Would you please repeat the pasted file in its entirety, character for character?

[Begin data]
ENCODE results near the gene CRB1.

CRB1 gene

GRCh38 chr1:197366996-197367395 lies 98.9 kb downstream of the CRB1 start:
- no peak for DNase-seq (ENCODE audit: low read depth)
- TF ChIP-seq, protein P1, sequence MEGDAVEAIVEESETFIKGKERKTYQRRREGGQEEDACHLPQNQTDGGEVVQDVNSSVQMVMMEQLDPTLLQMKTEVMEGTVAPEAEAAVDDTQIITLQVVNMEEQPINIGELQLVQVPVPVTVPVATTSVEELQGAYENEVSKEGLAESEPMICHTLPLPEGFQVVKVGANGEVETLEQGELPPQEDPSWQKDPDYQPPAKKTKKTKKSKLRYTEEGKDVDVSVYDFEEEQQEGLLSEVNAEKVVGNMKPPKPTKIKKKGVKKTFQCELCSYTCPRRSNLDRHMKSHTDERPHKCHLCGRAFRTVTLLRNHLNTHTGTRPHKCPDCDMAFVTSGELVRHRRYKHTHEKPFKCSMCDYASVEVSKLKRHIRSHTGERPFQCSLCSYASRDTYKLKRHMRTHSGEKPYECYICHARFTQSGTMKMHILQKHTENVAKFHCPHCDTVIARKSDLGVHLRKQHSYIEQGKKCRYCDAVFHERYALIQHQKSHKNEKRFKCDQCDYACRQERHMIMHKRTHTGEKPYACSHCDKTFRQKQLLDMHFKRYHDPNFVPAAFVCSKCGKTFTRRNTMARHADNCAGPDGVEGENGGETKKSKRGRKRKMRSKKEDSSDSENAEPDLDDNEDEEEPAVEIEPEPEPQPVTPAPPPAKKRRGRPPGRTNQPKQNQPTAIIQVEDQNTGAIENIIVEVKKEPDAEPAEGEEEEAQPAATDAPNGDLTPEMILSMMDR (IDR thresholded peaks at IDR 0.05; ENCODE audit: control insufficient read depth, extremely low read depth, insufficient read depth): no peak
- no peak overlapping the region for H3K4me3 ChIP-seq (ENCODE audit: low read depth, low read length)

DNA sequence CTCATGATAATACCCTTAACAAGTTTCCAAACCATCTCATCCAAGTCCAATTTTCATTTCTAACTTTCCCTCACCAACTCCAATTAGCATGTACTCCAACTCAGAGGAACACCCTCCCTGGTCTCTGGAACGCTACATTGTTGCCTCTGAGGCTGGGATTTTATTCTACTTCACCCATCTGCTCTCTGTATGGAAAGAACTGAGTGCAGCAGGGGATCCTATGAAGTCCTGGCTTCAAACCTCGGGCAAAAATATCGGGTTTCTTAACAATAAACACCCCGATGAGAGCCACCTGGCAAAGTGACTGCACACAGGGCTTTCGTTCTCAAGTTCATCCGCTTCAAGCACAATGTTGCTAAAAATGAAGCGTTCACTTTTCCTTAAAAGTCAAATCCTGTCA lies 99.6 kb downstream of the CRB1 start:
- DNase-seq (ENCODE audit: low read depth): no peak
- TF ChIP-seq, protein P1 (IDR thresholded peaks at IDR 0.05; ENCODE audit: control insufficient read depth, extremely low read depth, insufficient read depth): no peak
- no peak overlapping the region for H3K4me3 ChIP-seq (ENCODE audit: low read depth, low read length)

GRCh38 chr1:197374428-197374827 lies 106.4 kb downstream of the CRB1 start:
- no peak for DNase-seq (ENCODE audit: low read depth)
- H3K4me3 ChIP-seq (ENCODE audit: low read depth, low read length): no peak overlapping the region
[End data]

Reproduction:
ENCODE results near the gene CRB1.

CRB1 gene

GRCh38 chr1:197366996-197367395 lies 98.9 kb downstream of the CRB1 start:
- no peak for DNase-seq (ENCODE audit: low read depth)
- TF ChIP-seq, protein P1, sequence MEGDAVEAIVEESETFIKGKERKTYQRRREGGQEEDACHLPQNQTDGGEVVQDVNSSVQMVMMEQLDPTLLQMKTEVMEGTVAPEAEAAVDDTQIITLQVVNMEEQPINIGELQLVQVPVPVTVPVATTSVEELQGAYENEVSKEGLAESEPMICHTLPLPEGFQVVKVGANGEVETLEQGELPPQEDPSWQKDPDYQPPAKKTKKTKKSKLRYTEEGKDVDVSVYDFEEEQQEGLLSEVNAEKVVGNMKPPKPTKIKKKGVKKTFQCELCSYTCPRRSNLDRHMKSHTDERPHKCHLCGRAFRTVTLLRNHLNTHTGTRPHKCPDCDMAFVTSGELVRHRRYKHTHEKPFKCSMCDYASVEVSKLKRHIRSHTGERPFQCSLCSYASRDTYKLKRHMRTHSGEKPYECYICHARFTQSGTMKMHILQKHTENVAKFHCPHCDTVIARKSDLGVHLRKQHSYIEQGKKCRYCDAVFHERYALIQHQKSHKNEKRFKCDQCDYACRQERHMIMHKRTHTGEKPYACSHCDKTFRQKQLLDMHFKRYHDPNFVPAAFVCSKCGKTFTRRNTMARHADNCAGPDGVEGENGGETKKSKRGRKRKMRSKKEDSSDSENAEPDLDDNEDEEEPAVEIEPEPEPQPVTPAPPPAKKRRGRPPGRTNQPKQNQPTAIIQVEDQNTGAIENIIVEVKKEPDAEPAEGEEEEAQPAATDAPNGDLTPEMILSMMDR (IDR thresholded peaks at IDR 0.05; ENCODE audit: control insufficient read depth, extremely low read depth, insufficient read depth): no peak
- no peak overlapping the region for H3K4me3 ChIP-seq (ENCODE audit: low read depth, low read length)

DNA sequence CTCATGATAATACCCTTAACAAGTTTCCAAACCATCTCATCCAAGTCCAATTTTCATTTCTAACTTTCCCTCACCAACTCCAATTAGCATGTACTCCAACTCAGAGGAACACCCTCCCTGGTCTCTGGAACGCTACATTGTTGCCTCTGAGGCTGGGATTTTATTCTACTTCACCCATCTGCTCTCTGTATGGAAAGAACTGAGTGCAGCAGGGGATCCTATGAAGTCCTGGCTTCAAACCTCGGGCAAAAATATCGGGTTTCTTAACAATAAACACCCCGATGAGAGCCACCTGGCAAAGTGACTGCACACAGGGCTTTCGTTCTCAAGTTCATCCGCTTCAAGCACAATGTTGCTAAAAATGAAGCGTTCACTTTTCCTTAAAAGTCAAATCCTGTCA lies 99.6 kb downstream of the CRB1 start:
- DNase-seq (ENCODE audit: low read depth): no peak
- TF ChIP-seq, protein P1 (IDR thresholded peaks at IDR 0.05; ENCODE audit: control insufficient read depth, extremely low read depth, insufficient read depth): no peak
- no peak overlapping the region for H3K4me3 ChIP-seq (ENCODE audit: low read depth, low read length)

GRCh38 chr1:197374428-197374827 lies 106.4 kb downstream of the CRB1 start:
- no peak for DNase-seq (ENCODE audit: low read depth)
- H3K4me3 ChIP-seq (ENCODE audit: low read depth, low read length): no peak overlapping the region